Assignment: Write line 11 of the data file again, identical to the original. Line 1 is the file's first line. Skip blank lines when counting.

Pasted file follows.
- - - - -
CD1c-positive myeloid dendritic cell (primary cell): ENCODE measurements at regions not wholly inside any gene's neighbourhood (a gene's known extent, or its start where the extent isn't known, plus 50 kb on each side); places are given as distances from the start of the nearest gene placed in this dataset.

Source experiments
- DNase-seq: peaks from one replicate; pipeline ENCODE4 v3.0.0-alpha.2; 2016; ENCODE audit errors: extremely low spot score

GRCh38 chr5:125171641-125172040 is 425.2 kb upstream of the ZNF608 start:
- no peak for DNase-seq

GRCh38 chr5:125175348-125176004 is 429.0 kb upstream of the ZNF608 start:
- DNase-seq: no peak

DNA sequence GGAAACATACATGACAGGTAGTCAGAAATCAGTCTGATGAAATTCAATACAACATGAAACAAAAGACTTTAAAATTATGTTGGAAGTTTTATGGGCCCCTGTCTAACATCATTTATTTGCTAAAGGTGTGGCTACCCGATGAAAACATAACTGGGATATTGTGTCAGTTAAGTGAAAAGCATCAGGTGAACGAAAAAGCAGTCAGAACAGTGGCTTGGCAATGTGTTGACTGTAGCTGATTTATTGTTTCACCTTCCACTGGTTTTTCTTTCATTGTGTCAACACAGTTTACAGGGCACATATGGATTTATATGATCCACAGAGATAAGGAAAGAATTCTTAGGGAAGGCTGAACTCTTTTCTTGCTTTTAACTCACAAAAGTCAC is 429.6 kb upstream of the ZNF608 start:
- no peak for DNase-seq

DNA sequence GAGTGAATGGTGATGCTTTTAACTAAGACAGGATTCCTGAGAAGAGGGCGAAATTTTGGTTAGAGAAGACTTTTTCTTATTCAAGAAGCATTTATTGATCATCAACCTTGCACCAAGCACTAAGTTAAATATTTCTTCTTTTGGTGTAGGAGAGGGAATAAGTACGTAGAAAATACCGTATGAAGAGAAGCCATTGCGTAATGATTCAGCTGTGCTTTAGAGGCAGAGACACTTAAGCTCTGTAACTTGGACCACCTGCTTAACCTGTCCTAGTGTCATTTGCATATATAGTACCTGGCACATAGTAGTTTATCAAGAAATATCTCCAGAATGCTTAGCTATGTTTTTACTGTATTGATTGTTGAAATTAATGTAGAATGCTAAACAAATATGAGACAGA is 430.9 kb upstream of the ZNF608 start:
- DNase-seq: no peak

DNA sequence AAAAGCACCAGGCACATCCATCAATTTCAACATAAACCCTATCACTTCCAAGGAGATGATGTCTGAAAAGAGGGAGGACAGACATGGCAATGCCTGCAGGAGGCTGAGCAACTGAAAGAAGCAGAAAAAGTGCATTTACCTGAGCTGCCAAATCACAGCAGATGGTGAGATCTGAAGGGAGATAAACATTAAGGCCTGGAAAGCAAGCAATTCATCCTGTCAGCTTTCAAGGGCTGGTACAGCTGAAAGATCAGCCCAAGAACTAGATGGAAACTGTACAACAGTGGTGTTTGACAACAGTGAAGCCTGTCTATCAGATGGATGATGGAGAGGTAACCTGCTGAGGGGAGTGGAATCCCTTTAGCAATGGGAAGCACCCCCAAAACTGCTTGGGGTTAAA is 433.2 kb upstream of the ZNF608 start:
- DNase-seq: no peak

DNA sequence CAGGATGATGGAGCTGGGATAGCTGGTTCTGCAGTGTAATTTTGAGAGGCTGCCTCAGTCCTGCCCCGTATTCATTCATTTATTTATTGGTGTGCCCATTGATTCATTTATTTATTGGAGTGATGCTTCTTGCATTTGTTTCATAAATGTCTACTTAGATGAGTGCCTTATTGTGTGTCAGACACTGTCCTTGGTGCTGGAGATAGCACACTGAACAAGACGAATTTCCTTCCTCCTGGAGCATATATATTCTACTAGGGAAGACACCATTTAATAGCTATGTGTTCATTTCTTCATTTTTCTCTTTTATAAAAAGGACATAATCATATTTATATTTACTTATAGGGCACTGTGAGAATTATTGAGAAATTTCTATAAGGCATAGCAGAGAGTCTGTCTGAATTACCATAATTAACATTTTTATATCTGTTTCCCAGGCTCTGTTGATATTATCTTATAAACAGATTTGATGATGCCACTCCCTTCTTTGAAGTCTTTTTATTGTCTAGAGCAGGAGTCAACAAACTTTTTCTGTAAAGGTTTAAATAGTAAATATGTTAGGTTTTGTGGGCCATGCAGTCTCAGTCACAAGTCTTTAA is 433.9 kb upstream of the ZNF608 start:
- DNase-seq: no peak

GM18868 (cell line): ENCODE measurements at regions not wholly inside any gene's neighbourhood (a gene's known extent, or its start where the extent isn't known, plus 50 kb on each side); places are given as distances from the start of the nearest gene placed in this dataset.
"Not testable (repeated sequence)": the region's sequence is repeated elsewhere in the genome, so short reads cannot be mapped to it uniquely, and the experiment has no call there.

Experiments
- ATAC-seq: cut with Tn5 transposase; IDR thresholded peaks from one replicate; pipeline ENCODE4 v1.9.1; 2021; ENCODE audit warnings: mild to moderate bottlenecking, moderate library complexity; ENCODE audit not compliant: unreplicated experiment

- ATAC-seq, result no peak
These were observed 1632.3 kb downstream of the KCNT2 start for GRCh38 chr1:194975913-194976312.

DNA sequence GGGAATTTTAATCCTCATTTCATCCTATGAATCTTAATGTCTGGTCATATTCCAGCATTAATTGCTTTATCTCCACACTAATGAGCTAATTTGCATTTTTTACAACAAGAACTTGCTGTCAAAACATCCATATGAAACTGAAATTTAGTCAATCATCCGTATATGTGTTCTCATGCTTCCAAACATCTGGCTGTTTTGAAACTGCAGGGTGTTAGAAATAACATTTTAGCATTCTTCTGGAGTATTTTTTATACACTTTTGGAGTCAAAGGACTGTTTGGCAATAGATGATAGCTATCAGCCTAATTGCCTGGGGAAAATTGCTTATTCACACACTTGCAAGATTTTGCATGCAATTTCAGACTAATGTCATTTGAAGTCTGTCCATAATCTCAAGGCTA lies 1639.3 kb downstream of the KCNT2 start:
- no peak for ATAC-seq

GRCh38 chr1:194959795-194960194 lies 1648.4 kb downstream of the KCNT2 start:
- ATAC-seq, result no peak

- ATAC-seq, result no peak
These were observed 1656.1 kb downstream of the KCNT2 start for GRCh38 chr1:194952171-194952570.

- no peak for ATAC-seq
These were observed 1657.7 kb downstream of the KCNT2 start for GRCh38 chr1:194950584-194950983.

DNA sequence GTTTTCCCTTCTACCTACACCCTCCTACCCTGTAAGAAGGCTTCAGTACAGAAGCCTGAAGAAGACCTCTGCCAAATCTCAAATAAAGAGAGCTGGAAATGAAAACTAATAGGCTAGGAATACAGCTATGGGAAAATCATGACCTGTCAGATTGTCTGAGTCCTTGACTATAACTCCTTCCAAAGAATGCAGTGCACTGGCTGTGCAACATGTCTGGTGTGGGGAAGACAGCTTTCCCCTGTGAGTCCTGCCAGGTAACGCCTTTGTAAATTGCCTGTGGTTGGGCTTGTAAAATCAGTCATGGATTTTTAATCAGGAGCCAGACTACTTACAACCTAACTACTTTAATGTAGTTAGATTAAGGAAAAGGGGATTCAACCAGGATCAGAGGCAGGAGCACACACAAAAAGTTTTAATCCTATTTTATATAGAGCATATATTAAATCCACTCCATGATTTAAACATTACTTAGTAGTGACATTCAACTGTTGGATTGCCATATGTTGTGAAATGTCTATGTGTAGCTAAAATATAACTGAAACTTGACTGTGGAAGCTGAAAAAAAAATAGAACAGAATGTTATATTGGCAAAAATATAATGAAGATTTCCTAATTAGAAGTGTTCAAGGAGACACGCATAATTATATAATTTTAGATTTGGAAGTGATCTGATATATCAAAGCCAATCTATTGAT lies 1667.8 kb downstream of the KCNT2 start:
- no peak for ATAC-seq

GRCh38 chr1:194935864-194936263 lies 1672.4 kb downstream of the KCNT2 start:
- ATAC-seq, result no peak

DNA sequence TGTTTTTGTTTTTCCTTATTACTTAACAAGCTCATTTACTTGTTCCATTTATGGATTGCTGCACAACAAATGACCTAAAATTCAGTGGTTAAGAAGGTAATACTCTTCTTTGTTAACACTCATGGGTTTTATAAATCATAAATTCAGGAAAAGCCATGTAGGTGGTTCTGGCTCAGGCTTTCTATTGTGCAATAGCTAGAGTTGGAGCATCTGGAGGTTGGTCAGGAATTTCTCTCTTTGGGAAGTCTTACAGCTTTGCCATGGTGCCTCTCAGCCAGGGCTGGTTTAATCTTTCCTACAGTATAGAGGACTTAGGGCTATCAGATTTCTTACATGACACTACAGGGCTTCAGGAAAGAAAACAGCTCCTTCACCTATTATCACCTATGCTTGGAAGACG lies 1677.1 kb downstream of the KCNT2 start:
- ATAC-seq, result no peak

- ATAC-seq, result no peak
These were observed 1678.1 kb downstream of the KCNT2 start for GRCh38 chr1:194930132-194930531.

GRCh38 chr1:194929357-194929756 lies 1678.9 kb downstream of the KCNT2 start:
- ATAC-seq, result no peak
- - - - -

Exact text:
- DNase-seq: no peak